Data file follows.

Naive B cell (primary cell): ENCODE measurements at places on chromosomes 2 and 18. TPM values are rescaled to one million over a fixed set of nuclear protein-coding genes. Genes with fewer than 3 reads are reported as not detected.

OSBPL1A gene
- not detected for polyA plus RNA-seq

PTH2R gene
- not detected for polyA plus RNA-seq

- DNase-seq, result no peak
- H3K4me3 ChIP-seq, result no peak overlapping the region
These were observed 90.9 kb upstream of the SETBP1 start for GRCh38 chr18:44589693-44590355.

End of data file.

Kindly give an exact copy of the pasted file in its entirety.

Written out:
Naive B cell (primary cell): ENCODE measurements at places on chromosomes 2 and 18. TPM values are rescaled to one million over a fixed set of nuclear protein-coding genes. Genes with fewer than 3 reads are reported as not detected.

OSBPL1A gene
- not detected for polyA plus RNA-seq

PTH2R gene
- not detected for polyA plus RNA-seq

- DNase-seq, result no peak
- H3K4me3 ChIP-seq, result no peak overlapping the region
These were observed 90.9 kb upstream of the SETBP1 start for GRCh38 chr18:44589693-44590355.